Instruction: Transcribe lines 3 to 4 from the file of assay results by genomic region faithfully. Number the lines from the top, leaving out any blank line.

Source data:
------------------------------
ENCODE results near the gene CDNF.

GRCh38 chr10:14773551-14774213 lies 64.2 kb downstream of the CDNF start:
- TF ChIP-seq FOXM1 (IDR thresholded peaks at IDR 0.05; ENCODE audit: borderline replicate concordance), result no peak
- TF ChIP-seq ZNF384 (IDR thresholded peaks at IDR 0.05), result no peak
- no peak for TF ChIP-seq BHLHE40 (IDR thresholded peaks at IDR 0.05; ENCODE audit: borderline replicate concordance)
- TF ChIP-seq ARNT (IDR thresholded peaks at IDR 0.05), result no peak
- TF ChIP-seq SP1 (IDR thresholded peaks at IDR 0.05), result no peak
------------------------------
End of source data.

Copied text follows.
- TF ChIP-seq FOXM1 (IDR thresholded peaks at IDR 0.05; ENCODE audit: borderline replicate concordance), result no peak
- TF ChIP-seq ZNF384 (IDR thresholded peaks at IDR 0.05), result no peak